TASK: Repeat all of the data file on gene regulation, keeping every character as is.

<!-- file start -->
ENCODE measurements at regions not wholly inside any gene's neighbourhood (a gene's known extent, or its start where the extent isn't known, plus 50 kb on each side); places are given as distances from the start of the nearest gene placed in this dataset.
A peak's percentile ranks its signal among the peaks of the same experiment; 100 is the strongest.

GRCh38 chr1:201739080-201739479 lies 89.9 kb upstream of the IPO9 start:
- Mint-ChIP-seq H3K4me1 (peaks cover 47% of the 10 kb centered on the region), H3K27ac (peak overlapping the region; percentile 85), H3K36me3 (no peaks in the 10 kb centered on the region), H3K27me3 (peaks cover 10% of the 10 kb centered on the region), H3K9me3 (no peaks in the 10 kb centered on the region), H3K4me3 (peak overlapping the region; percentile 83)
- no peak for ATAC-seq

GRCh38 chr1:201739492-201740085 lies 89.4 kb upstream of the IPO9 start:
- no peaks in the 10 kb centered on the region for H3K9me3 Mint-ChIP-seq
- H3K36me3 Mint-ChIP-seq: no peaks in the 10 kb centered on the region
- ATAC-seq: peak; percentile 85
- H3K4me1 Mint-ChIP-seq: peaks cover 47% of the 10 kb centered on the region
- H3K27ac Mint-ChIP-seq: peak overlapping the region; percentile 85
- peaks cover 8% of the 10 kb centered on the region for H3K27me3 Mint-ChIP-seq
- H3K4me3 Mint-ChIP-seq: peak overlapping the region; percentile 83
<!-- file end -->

ENCODE measurements at regions not wholly inside any gene's neighbourhood (a gene's known extent, or its start where the extent isn't known, plus 50 kb on each side); places are given as distances from the start of the nearest gene placed in this dataset.
A peak's percentile ranks its signal among the peaks of the same experiment; 100 is the strongest.

GRCh38 chr1:201739080-201739479 lies 89.9 kb upstream of the IPO9 start:
- Mint-ChIP-seq H3K4me1 (peaks cover 47% of the 10 kb centered on the region), H3K27ac (peak overlapping the region; percentile 85), H3K36me3 (no peaks in the 10 kb centered on the region), H3K27me3 (peaks cover 10% of the 10 kb centered on the region), H3K9me3 (no peaks in the 10 kb centered on the region), H3K4me3 (peak overlapping the region; percentile 83)
- no peak for ATAC-seq

GRCh38 chr1:201739492-201740085 lies 89.4 kb upstream of the IPO9 start:
- no peaks in the 10 kb centered on the region for H3K9me3 Mint-ChIP-seq
- H3K36me3 Mint-ChIP-seq: no peaks in the 10 kb centered on the region
- ATAC-seq: peak; percentile 85
- H3K4me1 Mint-ChIP-seq: peaks cover 47% of the 10 kb centered on the region
- H3K27ac Mint-ChIP-seq: peak overlapping the region; percentile 85
- peaks cover 8% of the 10 kb centered on the region for H3K27me3 Mint-ChIP-seq
- H3K4me3 Mint-ChIP-seq: peak overlapping the region; percentile 83